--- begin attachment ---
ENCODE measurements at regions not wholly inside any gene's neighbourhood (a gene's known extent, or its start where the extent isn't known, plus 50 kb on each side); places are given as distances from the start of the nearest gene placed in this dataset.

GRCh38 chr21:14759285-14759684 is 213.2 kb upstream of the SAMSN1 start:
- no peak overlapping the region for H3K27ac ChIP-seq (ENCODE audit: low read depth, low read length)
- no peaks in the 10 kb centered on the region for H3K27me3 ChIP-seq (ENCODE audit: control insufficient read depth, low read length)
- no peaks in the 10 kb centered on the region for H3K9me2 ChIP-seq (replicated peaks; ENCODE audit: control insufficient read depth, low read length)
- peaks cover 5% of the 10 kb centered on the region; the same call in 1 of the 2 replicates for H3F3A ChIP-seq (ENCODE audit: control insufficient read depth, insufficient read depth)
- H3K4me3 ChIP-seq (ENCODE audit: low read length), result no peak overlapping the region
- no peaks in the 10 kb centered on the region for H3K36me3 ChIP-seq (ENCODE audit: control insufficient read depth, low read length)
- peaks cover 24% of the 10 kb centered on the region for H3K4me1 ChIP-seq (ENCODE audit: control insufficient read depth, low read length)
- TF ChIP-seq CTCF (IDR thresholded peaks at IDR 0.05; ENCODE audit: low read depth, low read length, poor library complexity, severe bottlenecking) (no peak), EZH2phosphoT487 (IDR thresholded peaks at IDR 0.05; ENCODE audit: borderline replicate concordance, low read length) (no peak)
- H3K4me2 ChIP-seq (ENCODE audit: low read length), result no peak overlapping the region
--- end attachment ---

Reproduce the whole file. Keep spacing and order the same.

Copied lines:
ENCODE measurements at regions not wholly inside any gene's neighbourhood (a gene's known extent, or its start where the extent isn't known, plus 50 kb on each side); places are given as distances from the start of the nearest gene placed in this dataset.

GRCh38 chr21:14759285-14759684 is 213.2 kb upstream of the SAMSN1 start:
- no peak overlapping the region for H3K27ac ChIP-seq (ENCODE audit: low read depth, low read length)
- no peaks in the 10 kb centered on the region for H3K27me3 ChIP-seq (ENCODE audit: control insufficient read depth, low read length)
- no peaks in the 10 kb centered on the region for H3K9me2 ChIP-seq (replicated peaks; ENCODE audit: control insufficient read depth, low read length)
- peaks cover 5% of the 10 kb centered on the region; the same call in 1 of the 2 replicates for H3F3A ChIP-seq (ENCODE audit: control insufficient read depth, insufficient read depth)
- H3K4me3 ChIP-seq (ENCODE audit: low read length), result no peak overlapping the region
- no peaks in the 10 kb centered on the region for H3K36me3 ChIP-seq (ENCODE audit: control insufficient read depth, low read length)
- peaks cover 24% of the 10 kb centered on the region for H3K4me1 ChIP-seq (ENCODE audit: control insufficient read depth, low read length)
- TF ChIP-seq CTCF (IDR thresholded peaks at IDR 0.05; ENCODE audit: low read depth, low read length, poor library complexity, severe bottlenecking) (no peak), EZH2phosphoT487 (IDR thresholded peaks at IDR 0.05; ENCODE audit: borderline replicate concordance, low read length) (no peak)
- H3K4me2 ChIP-seq (ENCODE audit: low read length), result no peak overlapping the region